Unpublished book on G.I.Gurdjieff, in French

Intimate Portrait of Gurdjieff

Review by Paul Beekman Taylor

samedi 25 octobre 2003 par herve

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Tu l’aimeras
Souvenirs sur G.I Gurdjieff
Editions L’Originel

In the past critics have lamented that extant books on Gurdjieff fail to give readers a sense of the man as a man while exposing him as a magician-sage. Tchesslav Tchechovitch has now filled the gap. His is an extraordinary intimate portrait of Gurdjieff the storyteller, doctor, psychologist, businessman, teacher, financial advisor and friend whose generosity of spirit is beyond the author’s measure.

Tchesslav, a Pole, was born in Russia in 1895, served as an officer in the Tsar’s Imperial Army during World War I, deserted during the Bolshevik uprising, and made his way to Constantinople where he came under the influence of Ouspensky, who introduced him to Gurdjieff. From that moment in 1921, he was a regular visitor at 35, rue Iemenedji in Constantinople, and became close friend as well as pupil there, and later in Berlin, Paris and the Prieuré. He was a member of Gurdjieff’s troupe in the United States in 1924, and one of a small number of pupils who listened to Gurdjieff during the German Occupation. He was at Gurdjieff’s side when he died at the American Hospital in Paris.

In the years following Gurdjieff’s death, Tchesslav, living and working first in Paris and later in Formentera where he retired, wrote and rewrote his memories of Gurdjieff. Several years after his own death his memoirs were found in the attic of his small house there by a friend Michel Kalt who prepared this edition. The memoirs are a series of anecdotes, scenes from events in all those places he resided with Gurdjieff, interspersed with brief recollections of his own life. He was a prestidigitator, a circus strong man and a champion wrestler in his youth, and an accomplished dancer in Gurdjieff’s troupe. I remember well his powerful frame and manner when I worked with him in Gurdjieff’s kitchen at 6, rue des Colonels Renard.

Despite his personal talents, his memoirs are distinct from those of Bennett, Nott, Peters and others by an absence of displays of ego. Tchesslav has neither ax to grind nor personal relationship with Gurdjieff to glorify. He describes what he experienced and what was experienced by others. He was just one of many friends of Gurdjieff, for, as he makes quite clear, Gurdjieff considered everyone a friend until betrayed, as Frank Pinder and Gurdjieff’s Prieuré business manager did (neither name is given). In such cases, and there are many, Gurdjieff habitually took "revenge" by shaming his adversaries into self-consciousness with generosity. If it is a virtue not "to hit a man when he is down," Gurdjieff had the greater virtue of lifting him up.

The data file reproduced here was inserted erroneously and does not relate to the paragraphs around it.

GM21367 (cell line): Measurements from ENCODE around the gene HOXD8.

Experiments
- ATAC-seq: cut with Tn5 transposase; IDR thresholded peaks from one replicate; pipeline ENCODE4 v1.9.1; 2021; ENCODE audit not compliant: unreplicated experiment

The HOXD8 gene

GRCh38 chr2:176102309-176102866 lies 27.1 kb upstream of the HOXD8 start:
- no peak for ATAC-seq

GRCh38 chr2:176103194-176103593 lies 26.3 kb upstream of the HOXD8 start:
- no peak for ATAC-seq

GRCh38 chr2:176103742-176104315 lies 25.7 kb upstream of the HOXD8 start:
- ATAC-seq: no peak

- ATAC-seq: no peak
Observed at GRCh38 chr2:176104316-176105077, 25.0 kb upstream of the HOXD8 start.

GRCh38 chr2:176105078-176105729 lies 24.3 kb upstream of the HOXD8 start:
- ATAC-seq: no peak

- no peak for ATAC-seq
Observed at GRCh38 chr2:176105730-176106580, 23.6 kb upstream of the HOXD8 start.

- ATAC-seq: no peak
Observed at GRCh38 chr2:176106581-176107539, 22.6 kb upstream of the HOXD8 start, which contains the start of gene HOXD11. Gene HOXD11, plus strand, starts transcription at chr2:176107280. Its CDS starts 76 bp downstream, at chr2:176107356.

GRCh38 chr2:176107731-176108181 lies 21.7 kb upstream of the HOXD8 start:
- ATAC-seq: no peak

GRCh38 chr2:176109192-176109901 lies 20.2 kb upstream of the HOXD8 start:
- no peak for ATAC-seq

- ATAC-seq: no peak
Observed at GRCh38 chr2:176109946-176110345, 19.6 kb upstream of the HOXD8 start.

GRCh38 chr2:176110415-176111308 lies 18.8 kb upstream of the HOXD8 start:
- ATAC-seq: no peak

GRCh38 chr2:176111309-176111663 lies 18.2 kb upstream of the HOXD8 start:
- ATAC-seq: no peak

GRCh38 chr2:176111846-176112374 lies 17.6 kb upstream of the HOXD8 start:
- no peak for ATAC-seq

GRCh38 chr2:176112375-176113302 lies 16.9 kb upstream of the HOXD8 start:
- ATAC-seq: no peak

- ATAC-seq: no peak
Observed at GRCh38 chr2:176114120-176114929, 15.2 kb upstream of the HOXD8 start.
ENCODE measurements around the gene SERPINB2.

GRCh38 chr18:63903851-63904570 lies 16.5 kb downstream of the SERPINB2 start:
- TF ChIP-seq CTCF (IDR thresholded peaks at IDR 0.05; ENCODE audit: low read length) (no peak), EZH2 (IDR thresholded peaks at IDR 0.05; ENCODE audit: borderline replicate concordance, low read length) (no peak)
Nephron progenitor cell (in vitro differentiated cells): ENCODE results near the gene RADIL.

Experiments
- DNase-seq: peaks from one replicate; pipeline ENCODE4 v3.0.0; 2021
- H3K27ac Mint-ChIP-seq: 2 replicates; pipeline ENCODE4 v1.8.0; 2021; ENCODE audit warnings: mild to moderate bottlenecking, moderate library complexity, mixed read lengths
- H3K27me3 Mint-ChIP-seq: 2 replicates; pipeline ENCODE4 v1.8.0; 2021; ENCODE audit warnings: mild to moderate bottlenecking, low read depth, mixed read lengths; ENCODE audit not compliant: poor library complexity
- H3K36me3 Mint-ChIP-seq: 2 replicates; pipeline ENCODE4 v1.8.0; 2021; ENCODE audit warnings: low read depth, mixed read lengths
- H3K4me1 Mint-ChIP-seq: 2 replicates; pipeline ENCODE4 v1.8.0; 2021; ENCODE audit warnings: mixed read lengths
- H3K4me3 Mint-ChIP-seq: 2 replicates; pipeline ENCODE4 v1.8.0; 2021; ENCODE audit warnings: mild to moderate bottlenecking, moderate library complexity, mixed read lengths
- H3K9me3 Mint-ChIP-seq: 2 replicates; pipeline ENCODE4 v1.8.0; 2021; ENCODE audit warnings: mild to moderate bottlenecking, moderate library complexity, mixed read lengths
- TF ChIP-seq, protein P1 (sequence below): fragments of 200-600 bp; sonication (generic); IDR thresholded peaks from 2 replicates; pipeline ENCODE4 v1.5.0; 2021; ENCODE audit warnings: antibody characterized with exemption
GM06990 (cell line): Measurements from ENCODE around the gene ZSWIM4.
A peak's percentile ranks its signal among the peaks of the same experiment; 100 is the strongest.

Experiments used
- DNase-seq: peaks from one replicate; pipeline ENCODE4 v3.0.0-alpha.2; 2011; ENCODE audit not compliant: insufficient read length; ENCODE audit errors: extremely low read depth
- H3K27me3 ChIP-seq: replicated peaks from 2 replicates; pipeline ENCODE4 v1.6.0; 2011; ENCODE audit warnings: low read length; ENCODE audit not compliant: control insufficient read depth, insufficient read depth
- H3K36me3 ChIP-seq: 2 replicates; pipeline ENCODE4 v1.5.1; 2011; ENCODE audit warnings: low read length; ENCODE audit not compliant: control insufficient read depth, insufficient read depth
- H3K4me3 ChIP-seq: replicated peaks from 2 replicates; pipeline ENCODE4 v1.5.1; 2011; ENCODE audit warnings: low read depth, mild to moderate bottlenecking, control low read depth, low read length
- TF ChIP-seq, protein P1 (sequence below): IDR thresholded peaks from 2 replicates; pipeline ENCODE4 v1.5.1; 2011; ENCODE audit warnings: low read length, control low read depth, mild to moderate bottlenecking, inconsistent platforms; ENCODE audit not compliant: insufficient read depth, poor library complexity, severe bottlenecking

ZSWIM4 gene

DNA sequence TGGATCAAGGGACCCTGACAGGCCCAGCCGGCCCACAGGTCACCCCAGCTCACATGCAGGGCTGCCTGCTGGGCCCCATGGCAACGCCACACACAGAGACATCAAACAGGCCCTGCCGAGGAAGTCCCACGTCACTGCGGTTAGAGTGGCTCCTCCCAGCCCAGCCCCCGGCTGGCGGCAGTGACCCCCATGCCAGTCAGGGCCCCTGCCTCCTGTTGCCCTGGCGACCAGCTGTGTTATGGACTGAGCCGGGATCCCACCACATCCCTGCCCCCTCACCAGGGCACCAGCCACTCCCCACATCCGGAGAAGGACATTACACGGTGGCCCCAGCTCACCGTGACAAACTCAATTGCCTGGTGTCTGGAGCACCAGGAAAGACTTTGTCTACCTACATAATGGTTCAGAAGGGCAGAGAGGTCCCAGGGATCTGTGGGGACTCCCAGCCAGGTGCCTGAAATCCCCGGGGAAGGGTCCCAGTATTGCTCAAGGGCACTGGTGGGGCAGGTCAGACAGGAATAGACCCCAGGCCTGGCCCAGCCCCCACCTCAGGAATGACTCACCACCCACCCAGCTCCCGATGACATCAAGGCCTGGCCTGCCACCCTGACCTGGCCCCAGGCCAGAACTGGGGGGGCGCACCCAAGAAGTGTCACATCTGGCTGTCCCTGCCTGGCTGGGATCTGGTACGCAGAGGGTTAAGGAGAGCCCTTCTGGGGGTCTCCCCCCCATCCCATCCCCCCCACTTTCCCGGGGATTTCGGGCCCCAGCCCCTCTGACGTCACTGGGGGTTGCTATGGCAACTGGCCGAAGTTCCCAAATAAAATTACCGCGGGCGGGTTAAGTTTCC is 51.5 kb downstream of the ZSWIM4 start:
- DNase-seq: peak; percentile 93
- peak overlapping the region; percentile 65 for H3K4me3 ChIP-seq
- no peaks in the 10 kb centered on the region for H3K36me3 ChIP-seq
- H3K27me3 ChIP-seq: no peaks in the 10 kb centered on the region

Tchesslav’s perspective is that of a close associate, one who shared language and similar traits of cultural experiences with Gurdjieff. Do not expect to find names of familiar figures in the Gurdjieff orbit here. He recalls a brief and moving association with Katherine Mansfield and mentions Orage once, in relation to the organizations of demonstrations in the Untied States.

His perspective is focused on Gurdjieff and his family circle. As were others who had been with Gurdjieff before arriving in France, he was an intimate within that circle, and his anecdotes are replete with personal details about Gurdjieff, his blood and extended family I had neither heard nor read before.

With both warmth and humor he recalls Gurdjieff’s painful recovery from his 1924 accident, Gurdjieff’s direction of the construction of the Study House and the baths. Finally, the identity of the worker who fell asleep balanced perilously on a high beam in the Study House is revealed : it was Tchesslav.

More significant for followers of Gurdjieff’s ideas are the talks Tchesslav recalls verbatim, many in response to his own questions. Gurdjieff’s argument that all "religions" are different expressions of one Religion is plainly rendered. Tchesslav exposes Gurdjieff’s methods of thinning an audience to a core who are able to understand and respond to his words. He relates succinctly Gurdjieff’s explanation of the difference between subjective art that is decorative and objective art whose content has the value of meaning.

What Tchesslav’s recollections tell us of Gurdjieff is his embodiment, enactment and transmission of Love. Gurdjieff taught him that man must work on himself to be able to love, and Tchesslav characterizes that love in almost every anecdote he tells.

In short, this is an extremely interesting and pleasant book to read.

Paul Taylor, Switzerland 2003-10-10

Tu l’aimeras, de Tchesslav Tchechovitch Paru en Français aux Editions L’Originel-Charles Antoni, 25 rue Saulnier, 75009, Paris, France www.loriginel.com

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